10 questions with ‘Schools for Misrule’ author Walter Olson

Walter Olson is the author of “Schools for Misrule: Legal Academia and an Overlawyered America,” just released last week.

Olson, who is currently a senior fellow at the Cato Institute’s Center for Constitutional Studies and founder of the online blog Overlawyered.com, has been called the “intellectual guru of tort reform” by The Washington Post. He has written for The New York Times and The Wall Street Journal, among many other major publications, and has appeared as a commentator on numerous television shows, most interestingly “Oprah.”

He is also the author of three other books on legal issues and the American legal system.

Olson recently agreed to answer 10 questions from The Daily Caller about his new book:

1. Why did you decide to write the book?

I’d written three books about the destructive, sometimes zany excesses of our legal system. I knew most bad trends in the law are driven by bad ideas in the law schools. But I couldn’t find a book that told the story of how and why this keeps happening.

2. You write that the ideas taught at America’s top law schools are catastrophic for America. What are some of the ideas that you think are so harmful?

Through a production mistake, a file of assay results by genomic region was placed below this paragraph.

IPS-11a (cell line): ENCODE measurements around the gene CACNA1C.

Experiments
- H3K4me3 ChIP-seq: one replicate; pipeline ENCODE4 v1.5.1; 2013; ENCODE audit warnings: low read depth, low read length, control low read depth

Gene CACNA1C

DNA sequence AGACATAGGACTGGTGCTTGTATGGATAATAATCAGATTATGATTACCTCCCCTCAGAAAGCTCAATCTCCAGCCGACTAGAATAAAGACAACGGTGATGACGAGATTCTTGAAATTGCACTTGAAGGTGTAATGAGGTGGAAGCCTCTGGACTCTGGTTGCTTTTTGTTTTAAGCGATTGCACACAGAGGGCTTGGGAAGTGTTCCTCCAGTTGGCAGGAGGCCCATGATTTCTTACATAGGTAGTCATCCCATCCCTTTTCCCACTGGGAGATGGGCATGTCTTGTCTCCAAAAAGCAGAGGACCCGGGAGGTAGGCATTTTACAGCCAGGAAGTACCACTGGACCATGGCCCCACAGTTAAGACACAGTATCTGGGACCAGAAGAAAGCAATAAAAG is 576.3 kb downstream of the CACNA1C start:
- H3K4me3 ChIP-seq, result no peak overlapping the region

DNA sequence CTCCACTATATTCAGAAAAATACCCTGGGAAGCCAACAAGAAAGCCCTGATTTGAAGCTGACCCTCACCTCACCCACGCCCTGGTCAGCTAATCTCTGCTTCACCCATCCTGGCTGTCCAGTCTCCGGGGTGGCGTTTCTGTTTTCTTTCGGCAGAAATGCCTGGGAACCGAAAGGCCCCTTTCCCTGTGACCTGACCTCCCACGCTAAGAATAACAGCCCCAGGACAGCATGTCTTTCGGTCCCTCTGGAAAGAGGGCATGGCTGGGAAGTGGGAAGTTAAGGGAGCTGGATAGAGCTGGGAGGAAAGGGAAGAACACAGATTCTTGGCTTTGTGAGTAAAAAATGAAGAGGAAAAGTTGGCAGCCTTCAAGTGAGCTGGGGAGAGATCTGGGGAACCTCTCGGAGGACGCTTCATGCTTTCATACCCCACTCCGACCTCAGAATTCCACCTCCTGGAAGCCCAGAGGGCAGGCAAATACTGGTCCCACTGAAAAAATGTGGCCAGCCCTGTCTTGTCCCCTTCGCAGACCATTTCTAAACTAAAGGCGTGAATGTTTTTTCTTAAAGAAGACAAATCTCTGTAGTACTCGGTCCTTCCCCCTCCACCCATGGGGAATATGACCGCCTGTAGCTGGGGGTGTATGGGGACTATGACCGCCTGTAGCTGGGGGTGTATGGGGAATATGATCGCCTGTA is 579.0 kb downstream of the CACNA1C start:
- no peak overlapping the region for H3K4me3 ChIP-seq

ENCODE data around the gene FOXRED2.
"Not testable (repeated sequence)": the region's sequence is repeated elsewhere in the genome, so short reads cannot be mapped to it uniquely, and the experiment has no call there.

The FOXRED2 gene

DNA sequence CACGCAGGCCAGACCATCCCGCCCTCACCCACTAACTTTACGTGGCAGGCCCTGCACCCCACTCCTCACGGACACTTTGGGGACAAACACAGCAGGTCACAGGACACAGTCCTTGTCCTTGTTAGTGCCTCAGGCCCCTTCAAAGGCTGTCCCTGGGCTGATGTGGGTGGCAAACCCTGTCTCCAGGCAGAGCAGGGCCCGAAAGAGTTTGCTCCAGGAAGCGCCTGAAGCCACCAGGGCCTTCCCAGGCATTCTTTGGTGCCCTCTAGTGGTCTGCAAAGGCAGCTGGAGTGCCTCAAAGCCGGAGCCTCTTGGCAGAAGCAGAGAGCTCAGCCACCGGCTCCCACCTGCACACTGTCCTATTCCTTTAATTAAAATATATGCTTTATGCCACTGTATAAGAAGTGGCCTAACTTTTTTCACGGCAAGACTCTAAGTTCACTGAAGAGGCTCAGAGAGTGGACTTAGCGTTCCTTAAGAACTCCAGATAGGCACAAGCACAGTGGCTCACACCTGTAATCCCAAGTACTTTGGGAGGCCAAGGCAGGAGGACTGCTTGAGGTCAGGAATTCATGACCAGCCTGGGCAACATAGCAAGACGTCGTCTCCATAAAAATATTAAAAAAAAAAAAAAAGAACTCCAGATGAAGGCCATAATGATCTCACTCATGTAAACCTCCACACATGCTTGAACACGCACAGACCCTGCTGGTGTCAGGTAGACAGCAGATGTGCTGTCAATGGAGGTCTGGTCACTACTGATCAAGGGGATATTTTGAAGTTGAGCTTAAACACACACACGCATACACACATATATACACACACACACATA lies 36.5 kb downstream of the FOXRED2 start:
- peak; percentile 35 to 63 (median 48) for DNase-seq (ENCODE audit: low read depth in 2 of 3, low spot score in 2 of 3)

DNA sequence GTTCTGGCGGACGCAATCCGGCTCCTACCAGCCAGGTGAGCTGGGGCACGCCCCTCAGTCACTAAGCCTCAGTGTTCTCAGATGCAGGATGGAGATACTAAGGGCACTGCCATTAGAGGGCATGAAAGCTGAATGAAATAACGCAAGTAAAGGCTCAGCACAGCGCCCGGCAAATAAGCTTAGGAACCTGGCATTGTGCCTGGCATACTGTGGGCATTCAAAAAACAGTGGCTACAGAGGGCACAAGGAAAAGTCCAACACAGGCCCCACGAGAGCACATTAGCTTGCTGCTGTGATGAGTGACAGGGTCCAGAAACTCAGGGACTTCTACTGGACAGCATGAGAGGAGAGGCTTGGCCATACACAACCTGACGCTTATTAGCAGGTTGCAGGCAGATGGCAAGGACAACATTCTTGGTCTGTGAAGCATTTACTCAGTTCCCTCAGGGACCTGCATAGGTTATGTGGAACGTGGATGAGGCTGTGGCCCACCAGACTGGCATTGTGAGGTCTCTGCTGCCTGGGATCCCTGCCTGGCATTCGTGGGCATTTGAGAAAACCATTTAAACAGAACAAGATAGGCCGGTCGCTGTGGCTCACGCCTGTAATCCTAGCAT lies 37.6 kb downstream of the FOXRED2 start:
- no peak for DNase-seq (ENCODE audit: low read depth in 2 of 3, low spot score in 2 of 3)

Many destructive areas of litigation in the courts today can be traced to very specific ideas that came into vogue in law schools. Take “educational equity.” Most states at this point have experienced court takeovers of education funding that have undercut local control of schools and shifted power to state governments and to organized provider groups such as teachers’ unions. Then there’s environmental impact review — the paralytic style of litigation that ties project planning up in knots without actually distinguishing good projects from bad. More recently you have the slavery reparations movement, a very destructive movement indeed, which drew much of its intellectual firepower from law profs at Harvard and elsewhere. The courts swatted that one down pretty quickly, and my book tells why. But an article in the Maine Law Review proposing the revival of Indian land claims in the Northeast touched off forty years of hurtful and largely futile litigation.

Incidentally, all four of the legal movements I just named drew support from the Ford Foundation’s big decades-long program of philanthropy aimed at using law schools to change the legal system. That’s part of the story too.

3. Why do you think the number one profession in Congress is lawyer? Is that good for society?

Lawyers have been rising to the top in America since Tocqueville’s day. But only in the second half of the 20th Century, I would argue, did the profession’s intellectual leaders begin to see lawyers as society’s natural governing class. One reason this is dangerous is that — as University of Tennessee law prof Benjamin Barton shows in an excellent new book — lawyers and judges display much class solidarity in arranging rules so as to advance lawyers’ interests, favoring legal complexity that itself creates a wider call for lawyers’ services.